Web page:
Behind the Lamborghini Ferrari Feud


A skilled mechanic decides to critique the maker of his luxury sports car and ignites a rivalry that would produce some of the most beautiful and high-performing automobiles in history. The tale of two Italian super-sports car makers is a testament to the determination of hard-working, dedicated, and proud pioneers. The Lamborghini and Ferrari feud set off a race to build great supercars, and the rivalry pushed each iconic company to greatness.

The Love of Ferrari

Enzo Ferrari grew up with a love for racing. Born in 1898, he was passionate about cars and shared this passion with his father and brother. When Enzo was ten years old, he attended a race on the Bologna circuit, where he would begin to dream about working for the FIAT car company. His application was rejected at FIAT, so he began working for a smaller company as a tester.

Enzo would eventually start racing in 1919. His first car race was uphill from Parma to Poggio di Berceto and finished in fourth place. After working for Alfa Romeo and a successful racing career building a superstar team of drivers, he started an auto supply and manufacturing company. He somehow was able to enter two cars in the Mille Miglia race in 1940, but then the world changed.

Enzo love for racing
Enzo Ferrari and his early love of racing

Enzo’s manufacturing company was forced into war production under Mussolini’s fascist government during the outbreak of the Second World War. Allied bombers bombed his factory, and he relocated his operations when, at the end of the war, he would decide to make cars bearing his name, and the Ferrari car company was born. The new business would build some of the greatest cars in the world, and Enzo became respected as a successful entrepreneur.

According to Brand Finance, the car company founded in 1939 by Enzo Ferrari is one of the most influential brands in the world. Over time it had produced some of the most expensive cars in history. Iconic, classic cars such as the 1962 250 GTO became the top car sale in history when it sold in 2014 for $38 Million to businessman Craig McCaw. Later in 2018, the same model sold for a new record $52 Million at a Sotheby auction.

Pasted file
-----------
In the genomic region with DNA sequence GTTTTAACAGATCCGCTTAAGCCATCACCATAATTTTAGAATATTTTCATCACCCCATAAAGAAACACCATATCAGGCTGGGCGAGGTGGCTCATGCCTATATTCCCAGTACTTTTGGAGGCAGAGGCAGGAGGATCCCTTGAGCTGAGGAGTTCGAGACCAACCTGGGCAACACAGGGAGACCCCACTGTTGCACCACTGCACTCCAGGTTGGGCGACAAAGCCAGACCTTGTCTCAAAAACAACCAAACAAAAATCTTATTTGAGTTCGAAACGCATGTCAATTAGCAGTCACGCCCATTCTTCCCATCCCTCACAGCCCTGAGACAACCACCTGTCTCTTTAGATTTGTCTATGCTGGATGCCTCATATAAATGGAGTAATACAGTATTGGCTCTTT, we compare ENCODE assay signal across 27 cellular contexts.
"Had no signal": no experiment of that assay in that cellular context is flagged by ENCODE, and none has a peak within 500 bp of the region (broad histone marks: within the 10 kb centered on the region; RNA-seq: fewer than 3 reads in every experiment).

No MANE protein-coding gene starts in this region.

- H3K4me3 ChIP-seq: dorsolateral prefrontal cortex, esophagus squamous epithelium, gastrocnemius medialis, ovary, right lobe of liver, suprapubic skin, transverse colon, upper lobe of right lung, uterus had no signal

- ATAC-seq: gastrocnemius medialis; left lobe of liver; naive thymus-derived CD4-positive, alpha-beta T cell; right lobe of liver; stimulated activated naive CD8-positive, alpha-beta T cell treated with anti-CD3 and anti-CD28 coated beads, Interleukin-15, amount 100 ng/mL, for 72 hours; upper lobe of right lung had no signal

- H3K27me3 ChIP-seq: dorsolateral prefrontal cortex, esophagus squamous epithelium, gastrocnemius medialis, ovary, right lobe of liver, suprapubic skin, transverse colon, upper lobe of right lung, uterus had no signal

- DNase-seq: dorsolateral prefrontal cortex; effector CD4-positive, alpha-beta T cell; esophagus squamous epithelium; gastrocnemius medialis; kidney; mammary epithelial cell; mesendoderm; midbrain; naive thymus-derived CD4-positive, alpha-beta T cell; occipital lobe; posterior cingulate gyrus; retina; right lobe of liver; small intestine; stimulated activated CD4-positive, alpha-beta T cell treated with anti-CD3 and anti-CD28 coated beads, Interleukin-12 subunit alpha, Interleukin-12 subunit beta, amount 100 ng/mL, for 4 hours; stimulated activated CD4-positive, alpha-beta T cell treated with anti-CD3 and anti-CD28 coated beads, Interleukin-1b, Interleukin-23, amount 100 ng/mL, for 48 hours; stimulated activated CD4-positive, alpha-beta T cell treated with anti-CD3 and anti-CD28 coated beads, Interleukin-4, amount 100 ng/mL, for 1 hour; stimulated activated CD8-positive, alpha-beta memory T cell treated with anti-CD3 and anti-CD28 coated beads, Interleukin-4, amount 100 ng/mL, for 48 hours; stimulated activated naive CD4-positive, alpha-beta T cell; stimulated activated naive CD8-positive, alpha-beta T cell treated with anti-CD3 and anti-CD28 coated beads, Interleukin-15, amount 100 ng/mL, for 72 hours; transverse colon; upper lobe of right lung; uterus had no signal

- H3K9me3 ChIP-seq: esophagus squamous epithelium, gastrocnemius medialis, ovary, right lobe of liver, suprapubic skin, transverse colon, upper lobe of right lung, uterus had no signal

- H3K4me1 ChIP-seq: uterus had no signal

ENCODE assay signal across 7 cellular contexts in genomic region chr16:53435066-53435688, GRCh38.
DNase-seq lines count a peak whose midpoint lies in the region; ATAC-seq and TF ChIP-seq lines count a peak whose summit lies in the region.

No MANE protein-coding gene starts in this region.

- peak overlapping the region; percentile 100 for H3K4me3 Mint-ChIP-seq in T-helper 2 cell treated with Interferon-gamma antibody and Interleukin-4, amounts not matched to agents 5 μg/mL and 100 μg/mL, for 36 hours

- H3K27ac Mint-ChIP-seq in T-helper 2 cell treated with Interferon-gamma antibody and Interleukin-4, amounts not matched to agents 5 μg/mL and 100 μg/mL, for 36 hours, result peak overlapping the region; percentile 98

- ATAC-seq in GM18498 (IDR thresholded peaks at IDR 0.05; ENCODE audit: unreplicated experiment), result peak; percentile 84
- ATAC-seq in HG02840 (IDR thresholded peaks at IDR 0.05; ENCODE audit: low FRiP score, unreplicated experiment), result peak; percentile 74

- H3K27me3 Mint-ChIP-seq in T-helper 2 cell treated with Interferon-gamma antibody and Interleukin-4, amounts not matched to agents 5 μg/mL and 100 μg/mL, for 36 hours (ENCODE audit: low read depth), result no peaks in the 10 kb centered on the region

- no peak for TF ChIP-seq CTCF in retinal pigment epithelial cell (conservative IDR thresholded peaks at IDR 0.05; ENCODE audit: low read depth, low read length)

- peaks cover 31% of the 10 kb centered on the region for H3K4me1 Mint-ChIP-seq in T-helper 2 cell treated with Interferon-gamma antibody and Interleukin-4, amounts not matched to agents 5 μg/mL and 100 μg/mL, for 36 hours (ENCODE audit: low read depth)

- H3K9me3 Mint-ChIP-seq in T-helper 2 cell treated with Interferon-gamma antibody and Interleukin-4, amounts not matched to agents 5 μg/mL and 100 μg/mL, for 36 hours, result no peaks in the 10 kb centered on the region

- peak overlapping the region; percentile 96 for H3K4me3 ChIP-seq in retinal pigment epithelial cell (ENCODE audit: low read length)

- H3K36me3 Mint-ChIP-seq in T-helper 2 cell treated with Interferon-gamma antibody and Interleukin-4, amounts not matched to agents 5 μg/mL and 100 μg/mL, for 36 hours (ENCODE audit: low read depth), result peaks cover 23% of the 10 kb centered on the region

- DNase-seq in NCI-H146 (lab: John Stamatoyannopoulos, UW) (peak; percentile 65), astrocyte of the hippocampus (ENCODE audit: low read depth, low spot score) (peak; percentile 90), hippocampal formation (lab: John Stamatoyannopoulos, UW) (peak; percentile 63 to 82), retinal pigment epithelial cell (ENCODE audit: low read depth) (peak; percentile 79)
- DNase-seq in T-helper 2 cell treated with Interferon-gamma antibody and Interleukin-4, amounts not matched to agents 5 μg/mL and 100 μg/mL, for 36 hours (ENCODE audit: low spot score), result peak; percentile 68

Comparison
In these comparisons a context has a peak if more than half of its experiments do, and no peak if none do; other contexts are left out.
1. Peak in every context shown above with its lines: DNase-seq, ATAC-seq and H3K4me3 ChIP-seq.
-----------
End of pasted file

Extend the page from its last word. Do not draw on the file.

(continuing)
Throughout its history, Ferrari cars have been a symbol of power, luxury, speed, and wealth. It’s no surprise that successful entertainers, entrepreneurs, and business people enjoy owning and driving the highest quality cars in the world. Ferruccio Lamborghini wanted the best, and he began purchasing Ferrari’s when his tractor manufacturing company began to flourish.

Amazing footage from the legend himself, Enzo Ferrari. The opening line goes something like this, “I remember that in 1912 I saw a picture on the illustrated press that was published back then in Turin of Ralph De Palma, and I think, he had won, at that time, the Indianapolis 500. I said to myself: “This guy is Italian. Why, one day, couldn’t I too be a pilot of cars?” And all of my acts have been a consequence of this adolescence dream.”

From Tractors to Super Cars 

Ferruccio Lamborghini grew up in a grape farmer family, but he was raised interested in mechanics and engineering. After his service in the air force in World War II, the young businessman noticed a shortage of agricultural equipment for farmers. Ferruccio began re-purposing military vehicles into tractors and selling them under the Lamborghini Trattori company name, and his venture took off.

Lamborghini’s tractor business grew quickly from the production of one tractor per week to more than four a week. Ferruccio’s company was making 200 tractors per year using Italian army engines from military vehicles. In 1951, the Italian tractor manufacturer Ferruccio Lamborghini developed his first production tractor made entirely in-house except for the engine.